My Own Garden

While I currently work in a public garden, I have never had a garden of my own, except for my collection of houseplants. When I first became hooked on houseplants, my collection grew rapidly...until I moved to Flagstaff (from Arcata, CA). Almost all of my plants went to my parents' house where they now struggle to survive. Selecting plants to take with me was a major weeding process. In the end I took only five plants and have acquired only one since living in Flagstaff. Here is my garden:

Selenicereus chrysocardium, a cactus that grows on rainforest trees. My sister Megan bought this for me at the San Diego Wild Animal Park as a Chrismas present. There are a few individuals in this pot (propagated from cuttings). I hope that it flowers one day (I hear that it has plate-sized white flowers that open at night and die the next day).

This plant is Crassula lycopioides. I used to volunteer at the greenhouse at HSU and had my eye on this plant. A friend gave me some cuttings before I left. I like how it looks like a clubmoss (Lycopodium spp.), but is a succulent flowering plant from South Africa. Convergent evolution. Clubmosses are difficult to obtain ethically and are hard to cultivate so this makes a fine substitute. I like plants that are somehow symbolic. To me this plant reminds me of the primitive club moss, the deserts of South Africa, evolution, and coral (especially with the fish motif on the bowl). The cactus above looks like a fern, but it too is something completely different. That fascinates me.

This is Euphorbia bupleurifolia, probably my favorite houseplant. Some people call it the Pineapple Euphorbia. Euphorbias are remarkably diverse; its a genus that tempts me to collect. It's been doing well in the warmth of Flagstaff, producing many leaves and even developing its first mature inflorescence. I bought this at the Arcata Farmer's Market one Saturday. It's another South African succulent.

This is a Heuchera (rubescens?) from near the top of Mount Humphrey, the tallest peak in Arizona (it’s the tallest of the San Francisco Peaks, pictured in a couple of posts back). It’s a creeping, rhizomatous species that is abundant up there so I didn’t feel too guilty about taking a small piece. Eventually this plant will become a compact bun of green leaves with tall airy pink inflorescences. It's grown quite a bit already. I was compelled to read about alpine plants and rock gardens after hiking to the top of Mount Humphrey. Members of the Saxifragaceae are another group of plants I would consider someday collecting, as there are many native California species and most are easily propagated by division. This plant has adapted well to the window sill despite being initially pawed out repeatedly by my roommate’s cat. It is now closely monitored. I made the pot during my first semester at HSU.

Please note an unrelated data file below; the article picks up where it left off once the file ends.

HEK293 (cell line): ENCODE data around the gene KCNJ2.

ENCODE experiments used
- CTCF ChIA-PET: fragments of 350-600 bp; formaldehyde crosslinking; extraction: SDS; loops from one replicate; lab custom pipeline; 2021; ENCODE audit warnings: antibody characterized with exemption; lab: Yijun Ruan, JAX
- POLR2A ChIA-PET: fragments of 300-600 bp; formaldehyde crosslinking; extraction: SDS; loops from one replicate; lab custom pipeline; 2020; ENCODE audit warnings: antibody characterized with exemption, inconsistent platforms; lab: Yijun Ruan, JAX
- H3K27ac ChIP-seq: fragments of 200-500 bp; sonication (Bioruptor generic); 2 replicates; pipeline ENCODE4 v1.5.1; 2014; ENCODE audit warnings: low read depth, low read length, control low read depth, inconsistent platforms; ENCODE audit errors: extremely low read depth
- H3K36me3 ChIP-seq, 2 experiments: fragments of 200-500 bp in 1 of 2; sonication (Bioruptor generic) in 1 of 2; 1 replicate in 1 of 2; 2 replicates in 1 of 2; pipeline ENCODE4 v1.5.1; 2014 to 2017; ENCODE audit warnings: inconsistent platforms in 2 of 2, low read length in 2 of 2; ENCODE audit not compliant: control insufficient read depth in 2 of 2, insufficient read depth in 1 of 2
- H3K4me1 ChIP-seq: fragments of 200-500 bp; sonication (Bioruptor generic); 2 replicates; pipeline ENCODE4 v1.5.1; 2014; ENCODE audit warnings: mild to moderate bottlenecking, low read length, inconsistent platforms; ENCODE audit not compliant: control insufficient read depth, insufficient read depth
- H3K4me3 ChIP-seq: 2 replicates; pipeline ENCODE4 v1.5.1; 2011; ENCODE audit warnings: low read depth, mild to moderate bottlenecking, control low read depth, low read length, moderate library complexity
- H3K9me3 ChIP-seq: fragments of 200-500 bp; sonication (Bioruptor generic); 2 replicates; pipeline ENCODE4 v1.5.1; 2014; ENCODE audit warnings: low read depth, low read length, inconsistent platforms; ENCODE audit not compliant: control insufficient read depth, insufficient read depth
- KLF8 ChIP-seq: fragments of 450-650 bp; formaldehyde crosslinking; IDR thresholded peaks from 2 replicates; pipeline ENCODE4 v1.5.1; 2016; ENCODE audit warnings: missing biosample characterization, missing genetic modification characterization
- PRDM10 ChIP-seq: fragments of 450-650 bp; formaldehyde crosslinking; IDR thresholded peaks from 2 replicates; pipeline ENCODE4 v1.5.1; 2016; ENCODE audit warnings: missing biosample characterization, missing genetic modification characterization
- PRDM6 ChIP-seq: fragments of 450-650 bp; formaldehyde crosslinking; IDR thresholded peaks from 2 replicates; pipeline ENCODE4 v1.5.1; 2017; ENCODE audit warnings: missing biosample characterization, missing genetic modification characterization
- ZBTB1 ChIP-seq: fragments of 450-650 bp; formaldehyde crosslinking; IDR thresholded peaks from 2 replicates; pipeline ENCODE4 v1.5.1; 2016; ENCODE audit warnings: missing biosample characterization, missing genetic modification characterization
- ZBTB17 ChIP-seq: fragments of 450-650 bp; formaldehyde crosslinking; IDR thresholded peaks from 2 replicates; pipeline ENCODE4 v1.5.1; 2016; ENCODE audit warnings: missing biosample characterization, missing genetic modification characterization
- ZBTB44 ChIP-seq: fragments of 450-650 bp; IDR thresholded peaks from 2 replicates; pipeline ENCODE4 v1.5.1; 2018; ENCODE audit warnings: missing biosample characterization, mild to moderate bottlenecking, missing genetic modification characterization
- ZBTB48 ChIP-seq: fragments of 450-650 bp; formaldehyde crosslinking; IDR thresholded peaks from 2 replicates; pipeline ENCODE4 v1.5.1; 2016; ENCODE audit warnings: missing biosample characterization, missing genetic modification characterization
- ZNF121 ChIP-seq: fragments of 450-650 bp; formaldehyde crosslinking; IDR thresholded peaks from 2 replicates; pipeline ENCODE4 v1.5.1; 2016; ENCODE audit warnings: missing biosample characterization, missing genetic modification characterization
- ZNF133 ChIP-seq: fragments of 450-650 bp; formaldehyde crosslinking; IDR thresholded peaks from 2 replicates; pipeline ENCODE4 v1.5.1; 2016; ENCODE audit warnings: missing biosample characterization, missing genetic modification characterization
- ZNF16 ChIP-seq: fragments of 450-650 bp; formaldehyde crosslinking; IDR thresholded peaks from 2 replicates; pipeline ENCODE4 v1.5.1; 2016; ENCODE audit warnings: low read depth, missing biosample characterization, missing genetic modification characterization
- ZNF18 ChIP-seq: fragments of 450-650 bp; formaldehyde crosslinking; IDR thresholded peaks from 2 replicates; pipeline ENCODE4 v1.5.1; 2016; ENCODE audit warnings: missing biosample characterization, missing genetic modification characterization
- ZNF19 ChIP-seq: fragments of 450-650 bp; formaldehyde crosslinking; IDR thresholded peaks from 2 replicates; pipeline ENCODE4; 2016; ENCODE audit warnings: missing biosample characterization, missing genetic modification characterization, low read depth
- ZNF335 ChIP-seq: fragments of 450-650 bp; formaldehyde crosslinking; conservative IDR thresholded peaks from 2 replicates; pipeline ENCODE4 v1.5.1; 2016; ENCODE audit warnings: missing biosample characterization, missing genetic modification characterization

My two other plants include an Ondontoglossum orchid that blooms around Christmas time (yellow with maroon spots). The other plant is a common jade plant I propagated from a leaf from the HSU library. It’s large now and has some sentimental value, though it’s not particularly interesting.

I need to live in a place with a yard or balcony for at least a year so I can start growing some vegetables. Zucchinis and tomatoes for starters. Someday I will realize my dream garden which includes a modest vegetable and fruit garden (with lots of raspberries and blueberries), a native woodland, a pond, and a bog filled with interesting native sedges, orchids, ferns, and monkeyflowers. In the near future I plan on growing many of these plants in preparation.

Words to describe my ideal garden include fresh, lush, indigenous, Arthurian, primeval, medieval, ethereal, dark, serene, mythological, historical, paleontological, practical, productive and real.

Arboretum Photos Continue

View of Horticultural Center and the San Francisco Peaks. Though you can barely tell in this picture, parts of the mountains have turned gold (aspens). I haven't hiked up there in a few weeks, so I'm looking forward to seeing how the forests have changed. Next weekend.
View from inside the herb garden.

Maximillian sunflowers with the red foliage of black chokecherry.

Photos of The Arboretum at Flagstaff

Inside the passive solar greenhouse at The Arb. The blue columns in the back are water tanks for absorbing heat during the day and releasing it at night.

These are pictures of the Arboretum. Sadly, they didn't turn out as well as I would have liked. The colors aren't nearly as vivid as they are in real life. I need to take more care as I select settings for the camera. Anyway, the fall color is beautiful.